Organizations in general and small to medium nonprofit organizations in particular typically have two leaders: an executive director and a board chair. To be sure, the leaders in this duality have different roles to play.
In theory, a board chair leads the work of setting policy, approving the organization’s strategic and operational plans, reviewing finances and financial transactions, and hiring and evaluating the executive director. In theory, the executive director keeps the organization focused on its mission and vision, leads the development of strategic and operational plans approved by the board, oversees the creation of an annual budget and participates in, or supervises, the management of the organization. Theory provides an insightful starting point, but we shouldn’t forget that when theory is applied to practice, friction becomes part of the equation.
Setting aside for another post truly dysfunctional organizations – in which, for example, the board chair does not have the support of the board or presides over a deeply divided board or in which the executive director does not have the support of the management team or in which either the board chair or the executive director is a tyrant or a harasser – even in the best of relationships, maintaining board chair/executive director alignment takes work.
In an ideal world, the board chair and the executive director work as a well-coordinated team. They pull together to help the organization realize its goals. Think of two oxen yoked together plowing a field. If the plowing is efficient the oxen are pulling in the same direction at the same rate of speed. Moreover, each ox must stay in its lane.
An organization’s team is only effective if the board chair and the executive director are pulling together. People being people, inevitably there is drift. There will be times when each encroaches on the responsibilities of the other – whether intentionally or not. It is often the case that the board chair and the executive director have ideas about how the other might best accomplish his or her work and may wish to act on them. This is only natural because each can work effectively only if the other does so as well. The ongoing health of an organization depends on their ability to get back on track.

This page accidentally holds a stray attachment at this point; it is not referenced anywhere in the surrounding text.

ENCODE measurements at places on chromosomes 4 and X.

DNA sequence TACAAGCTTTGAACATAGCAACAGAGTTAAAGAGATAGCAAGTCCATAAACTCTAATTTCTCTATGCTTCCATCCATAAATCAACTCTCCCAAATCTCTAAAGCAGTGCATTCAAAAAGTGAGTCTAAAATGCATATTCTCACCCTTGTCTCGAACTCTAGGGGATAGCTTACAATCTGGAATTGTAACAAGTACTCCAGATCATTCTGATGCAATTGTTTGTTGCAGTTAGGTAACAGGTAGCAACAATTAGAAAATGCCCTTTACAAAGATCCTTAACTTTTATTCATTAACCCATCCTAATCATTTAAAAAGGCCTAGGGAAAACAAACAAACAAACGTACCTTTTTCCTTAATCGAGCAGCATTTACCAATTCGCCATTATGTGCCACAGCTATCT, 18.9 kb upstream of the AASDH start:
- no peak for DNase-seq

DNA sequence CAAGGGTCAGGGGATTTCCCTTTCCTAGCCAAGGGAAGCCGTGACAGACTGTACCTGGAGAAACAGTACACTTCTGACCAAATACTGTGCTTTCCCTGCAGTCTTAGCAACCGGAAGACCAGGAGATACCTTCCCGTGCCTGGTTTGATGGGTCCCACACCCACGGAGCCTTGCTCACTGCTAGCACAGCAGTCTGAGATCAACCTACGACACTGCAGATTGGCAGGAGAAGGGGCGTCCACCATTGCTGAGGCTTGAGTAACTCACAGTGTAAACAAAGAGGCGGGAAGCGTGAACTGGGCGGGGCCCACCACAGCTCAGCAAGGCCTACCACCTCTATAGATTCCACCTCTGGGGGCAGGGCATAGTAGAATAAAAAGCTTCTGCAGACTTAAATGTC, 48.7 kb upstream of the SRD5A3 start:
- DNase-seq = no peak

The lion’s share of responsibility for making this arrangement work falls to the board chair. The board chair needs to find an executive director that he or she believes will carry out the board’s directives. The executive director needs to work at acting under the direction of the board through its chair.
Healthy organizations develop processes for maintaining board chair/executive director alignment. The initial focus should be on how a disagreement will be resolved rather than on the specifics of the disagreement itself. This requires, at least, agreeing on a common body of information that is relevant to resolving the disagreement, agreeing on who will be brought into the resolution discussion, agreeing on a time frame for making a decision and agreeing to move on once a decision is reached.
It’s up to the board to insist that some such process be in place to resolve board chair/executive director differences. Processes that are accepted in advance of using them confer legitimacy on their outcomes. The alternative to having such a process is not pretty. The board chair could simply assert the right to make the decision that resolves the difference. Although the board chair has this right, the executive director is then put in a position of complying with a decision that is forced upon him or her or finding a way to subvert the decision while staying under the radar. Either course of action is likely to end badly.
A positive relationship between a board chair and an executive director can be powerful and certainly worth fostering. Recognition that it can fall out of alignment and reliance on a process to get it back on track are important elements of organizational health.